Paint blending is a special process that involves spraying new paint in a gradual pattern so that at the human eye cannot detect color variance or a start and stop point. That sounds pretty straight forward but in the real world, it really is a work of art. There are literally dozens and dozens of factors that can ultimately affect the colors we see when looking at partially repainting an automobile. Did you k now that there is no such thing as factory paint? That’s right, car factories don’t make paint, they buy it. And a car factory in Kentucky does not use the same paint as a car factory in Detroit even though they are building the same car and painting it the same color. Often times there are 4-6 variables for the same color! This is just the start of the difficulties. Then add in wear and tear and fading and you can imagine what a modem automotive paint technician is up against. Suffice it to say that a good paint tech is an artist and illusionist. At the end ... read more
Waxing your car should be done at least twice a year. If you are using a pure wax (versus an abrasive cleaner/wax) you can wax your car as often as you would like. The easiest way to wax your car is to do it in sections. Always wash, rinse, and wax your car when the surface is cool. When waxing work in sections perhaps a quarter of the car at a time. Focus on the top surfaces since they get the most sun damage and never get a break from ultra violet radiation. With all of the U.V’s it is easy to understand why these surfaces become dull, chalky, and flaky before the rest of the finish. So why do you say work in sections? Well this is for several reasons, first and foremost if you look at the task of waxing as several small jobs instead of one big job you are more likely to get it done. You don’t have to wax your entire car in one stop. Wax one section at a time until you slowly make your way around your vehicle. If you do this each time you wash your car and on a regular b ... read more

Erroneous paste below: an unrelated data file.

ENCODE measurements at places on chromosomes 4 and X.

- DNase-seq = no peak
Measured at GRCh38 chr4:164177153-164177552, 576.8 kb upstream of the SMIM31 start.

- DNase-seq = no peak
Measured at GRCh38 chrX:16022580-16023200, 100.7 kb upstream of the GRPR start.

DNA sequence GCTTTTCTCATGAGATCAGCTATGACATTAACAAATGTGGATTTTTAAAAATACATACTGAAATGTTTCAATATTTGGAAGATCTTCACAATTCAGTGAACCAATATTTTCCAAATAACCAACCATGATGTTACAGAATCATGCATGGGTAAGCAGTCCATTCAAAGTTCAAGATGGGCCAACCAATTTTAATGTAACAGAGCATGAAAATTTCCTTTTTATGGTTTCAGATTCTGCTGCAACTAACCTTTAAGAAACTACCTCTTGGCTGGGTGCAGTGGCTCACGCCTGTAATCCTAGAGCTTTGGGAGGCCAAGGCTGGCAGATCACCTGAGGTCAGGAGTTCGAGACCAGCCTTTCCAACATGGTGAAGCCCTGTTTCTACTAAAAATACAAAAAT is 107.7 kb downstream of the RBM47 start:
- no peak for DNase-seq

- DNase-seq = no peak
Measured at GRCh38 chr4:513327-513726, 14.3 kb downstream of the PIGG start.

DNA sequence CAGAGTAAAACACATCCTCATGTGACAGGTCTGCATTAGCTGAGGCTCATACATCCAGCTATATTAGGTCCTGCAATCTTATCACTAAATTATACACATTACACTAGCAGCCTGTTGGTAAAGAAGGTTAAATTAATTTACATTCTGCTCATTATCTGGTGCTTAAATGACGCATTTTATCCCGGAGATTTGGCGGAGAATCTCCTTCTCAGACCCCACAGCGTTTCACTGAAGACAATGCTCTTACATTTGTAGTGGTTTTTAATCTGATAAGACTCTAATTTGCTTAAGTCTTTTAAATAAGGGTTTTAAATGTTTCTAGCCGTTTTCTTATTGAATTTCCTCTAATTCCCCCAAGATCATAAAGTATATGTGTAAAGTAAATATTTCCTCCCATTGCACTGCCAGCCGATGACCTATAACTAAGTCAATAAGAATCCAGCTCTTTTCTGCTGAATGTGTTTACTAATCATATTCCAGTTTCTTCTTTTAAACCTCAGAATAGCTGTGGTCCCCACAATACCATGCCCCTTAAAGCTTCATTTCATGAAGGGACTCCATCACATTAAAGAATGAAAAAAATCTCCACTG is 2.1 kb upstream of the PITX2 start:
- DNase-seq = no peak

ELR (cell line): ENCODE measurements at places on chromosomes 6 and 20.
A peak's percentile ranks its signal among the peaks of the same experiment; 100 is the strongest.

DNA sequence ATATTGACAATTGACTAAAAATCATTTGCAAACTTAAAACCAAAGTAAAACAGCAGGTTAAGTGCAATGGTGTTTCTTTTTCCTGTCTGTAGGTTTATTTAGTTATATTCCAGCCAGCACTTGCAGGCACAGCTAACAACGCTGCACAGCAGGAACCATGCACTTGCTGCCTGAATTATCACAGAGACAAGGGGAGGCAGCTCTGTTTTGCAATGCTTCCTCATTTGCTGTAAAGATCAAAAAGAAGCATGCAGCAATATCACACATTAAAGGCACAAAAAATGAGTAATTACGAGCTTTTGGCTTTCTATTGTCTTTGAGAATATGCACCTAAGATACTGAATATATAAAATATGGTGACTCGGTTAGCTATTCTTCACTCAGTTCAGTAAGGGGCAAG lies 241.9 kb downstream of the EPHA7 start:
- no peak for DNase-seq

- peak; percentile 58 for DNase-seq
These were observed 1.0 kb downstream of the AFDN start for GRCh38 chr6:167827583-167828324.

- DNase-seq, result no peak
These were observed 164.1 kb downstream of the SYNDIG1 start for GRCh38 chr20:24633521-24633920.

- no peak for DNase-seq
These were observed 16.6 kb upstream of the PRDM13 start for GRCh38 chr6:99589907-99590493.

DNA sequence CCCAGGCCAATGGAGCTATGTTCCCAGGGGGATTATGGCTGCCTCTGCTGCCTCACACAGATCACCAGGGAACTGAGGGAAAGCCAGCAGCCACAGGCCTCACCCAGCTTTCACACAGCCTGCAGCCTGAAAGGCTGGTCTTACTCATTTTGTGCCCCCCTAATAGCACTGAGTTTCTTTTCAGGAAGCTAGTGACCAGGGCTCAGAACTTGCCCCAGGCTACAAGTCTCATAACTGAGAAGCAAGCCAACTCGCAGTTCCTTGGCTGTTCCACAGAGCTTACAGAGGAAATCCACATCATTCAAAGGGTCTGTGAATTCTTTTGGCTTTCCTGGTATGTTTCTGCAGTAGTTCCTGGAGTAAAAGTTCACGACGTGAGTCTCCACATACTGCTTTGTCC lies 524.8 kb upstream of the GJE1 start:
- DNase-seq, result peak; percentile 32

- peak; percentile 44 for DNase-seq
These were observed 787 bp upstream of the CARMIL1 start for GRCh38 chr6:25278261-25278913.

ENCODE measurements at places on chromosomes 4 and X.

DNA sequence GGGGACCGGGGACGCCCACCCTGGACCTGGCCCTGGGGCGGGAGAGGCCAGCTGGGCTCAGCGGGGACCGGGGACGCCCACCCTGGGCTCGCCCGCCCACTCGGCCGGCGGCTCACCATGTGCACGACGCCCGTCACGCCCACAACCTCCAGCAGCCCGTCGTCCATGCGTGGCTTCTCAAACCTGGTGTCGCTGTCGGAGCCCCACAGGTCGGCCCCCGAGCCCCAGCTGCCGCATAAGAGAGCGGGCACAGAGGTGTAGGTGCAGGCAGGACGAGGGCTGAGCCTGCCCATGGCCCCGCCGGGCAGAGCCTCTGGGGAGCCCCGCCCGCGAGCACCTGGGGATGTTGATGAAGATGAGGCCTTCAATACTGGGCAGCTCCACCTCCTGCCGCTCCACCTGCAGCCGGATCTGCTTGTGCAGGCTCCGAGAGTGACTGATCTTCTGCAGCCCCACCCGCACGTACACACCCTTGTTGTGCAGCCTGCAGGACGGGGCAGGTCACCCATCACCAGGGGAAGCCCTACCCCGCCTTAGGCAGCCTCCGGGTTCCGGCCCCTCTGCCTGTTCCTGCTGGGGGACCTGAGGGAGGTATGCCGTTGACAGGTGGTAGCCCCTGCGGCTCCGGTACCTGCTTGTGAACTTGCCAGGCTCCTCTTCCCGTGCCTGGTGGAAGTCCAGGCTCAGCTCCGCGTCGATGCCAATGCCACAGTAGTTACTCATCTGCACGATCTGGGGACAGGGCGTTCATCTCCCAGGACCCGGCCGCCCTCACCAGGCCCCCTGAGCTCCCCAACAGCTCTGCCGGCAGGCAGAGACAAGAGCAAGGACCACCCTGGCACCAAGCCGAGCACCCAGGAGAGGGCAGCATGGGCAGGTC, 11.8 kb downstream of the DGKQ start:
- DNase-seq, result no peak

Technically no. But, your engine and it’s components might be happier if you did. Quality fuel has better refinement than lesser refined fuel. Like wine, if you start off with better grapes you’ll end up with better wine. A higher grade of crude oil that has better refinement will end up as a better grade of fuel. (Regardless of octane ratings). Refiners have a choice when producing fuel. Lower quality fuels have less refinement. Less refinement means undesirable compounds for your engine and fuel system. Things like olefins and di-olefins any numbers of undesirable compounds are left in gasolines that are less refined. Your engine has to be able to rid itself of these or long term problems can arise. Poor quality fuels can raise your vehicles emissions, lower fuel mileage cause stumbling, rough idle, clogs and deposits in places that wouldn’t have them. In short long term use of cheap fuel, will probably cause long term and costly repairs down the line. So what sh ... read more